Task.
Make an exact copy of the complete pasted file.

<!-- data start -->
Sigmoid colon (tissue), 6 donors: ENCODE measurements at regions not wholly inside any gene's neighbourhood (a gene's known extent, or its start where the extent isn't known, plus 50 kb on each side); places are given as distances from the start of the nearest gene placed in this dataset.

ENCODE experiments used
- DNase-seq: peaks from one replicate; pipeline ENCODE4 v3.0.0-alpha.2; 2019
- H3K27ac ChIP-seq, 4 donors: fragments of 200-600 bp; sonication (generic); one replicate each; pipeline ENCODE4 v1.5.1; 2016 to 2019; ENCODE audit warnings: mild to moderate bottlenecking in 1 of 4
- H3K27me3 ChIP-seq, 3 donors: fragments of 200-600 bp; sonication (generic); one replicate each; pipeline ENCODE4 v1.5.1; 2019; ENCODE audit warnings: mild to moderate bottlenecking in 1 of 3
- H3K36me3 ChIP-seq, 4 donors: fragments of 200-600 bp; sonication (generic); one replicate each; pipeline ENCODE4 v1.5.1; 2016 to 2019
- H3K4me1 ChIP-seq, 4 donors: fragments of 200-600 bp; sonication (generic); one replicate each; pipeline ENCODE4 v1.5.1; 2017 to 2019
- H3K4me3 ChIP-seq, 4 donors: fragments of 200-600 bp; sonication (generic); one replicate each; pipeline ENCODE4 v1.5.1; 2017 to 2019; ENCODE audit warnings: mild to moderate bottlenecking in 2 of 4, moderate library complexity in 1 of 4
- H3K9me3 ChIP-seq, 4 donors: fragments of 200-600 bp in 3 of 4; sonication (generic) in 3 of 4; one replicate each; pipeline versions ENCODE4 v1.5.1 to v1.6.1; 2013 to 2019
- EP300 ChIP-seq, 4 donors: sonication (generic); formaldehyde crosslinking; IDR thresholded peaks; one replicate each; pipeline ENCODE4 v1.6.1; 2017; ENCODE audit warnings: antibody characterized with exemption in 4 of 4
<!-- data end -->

Sigmoid colon (tissue), 6 donors: ENCODE measurements at regions not wholly inside any gene's neighbourhood (a gene's known extent, or its start where the extent isn't known, plus 50 kb on each side); places are given as distances from the start of the nearest gene placed in this dataset.

ENCODE experiments used
- DNase-seq: peaks from one replicate; pipeline ENCODE4 v3.0.0-alpha.2; 2019
- H3K27ac ChIP-seq, 4 donors: fragments of 200-600 bp; sonication (generic); one replicate each; pipeline ENCODE4 v1.5.1; 2016 to 2019; ENCODE audit warnings: mild to moderate bottlenecking in 1 of 4
- H3K27me3 ChIP-seq, 3 donors: fragments of 200-600 bp; sonication (generic); one replicate each; pipeline ENCODE4 v1.5.1; 2019; ENCODE audit warnings: mild to moderate bottlenecking in 1 of 3
- H3K36me3 ChIP-seq, 4 donors: fragments of 200-600 bp; sonication (generic); one replicate each; pipeline ENCODE4 v1.5.1; 2016 to 2019
- H3K4me1 ChIP-seq, 4 donors: fragments of 200-600 bp; sonication (generic); one replicate each; pipeline ENCODE4 v1.5.1; 2017 to 2019
- H3K4me3 ChIP-seq, 4 donors: fragments of 200-600 bp; sonication (generic); one replicate each; pipeline ENCODE4 v1.5.1; 2017 to 2019; ENCODE audit warnings: mild to moderate bottlenecking in 2 of 4, moderate library complexity in 1 of 4
- H3K9me3 ChIP-seq, 4 donors: fragments of 200-600 bp in 3 of 4; sonication (generic) in 3 of 4; one replicate each; pipeline versions ENCODE4 v1.5.1 to v1.6.1; 2013 to 2019
- EP300 ChIP-seq, 4 donors: sonication (generic); formaldehyde crosslinking; IDR thresholded peaks; one replicate each; pipeline ENCODE4 v1.6.1; 2017; ENCODE audit warnings: antibody characterized with exemption in 4 of 4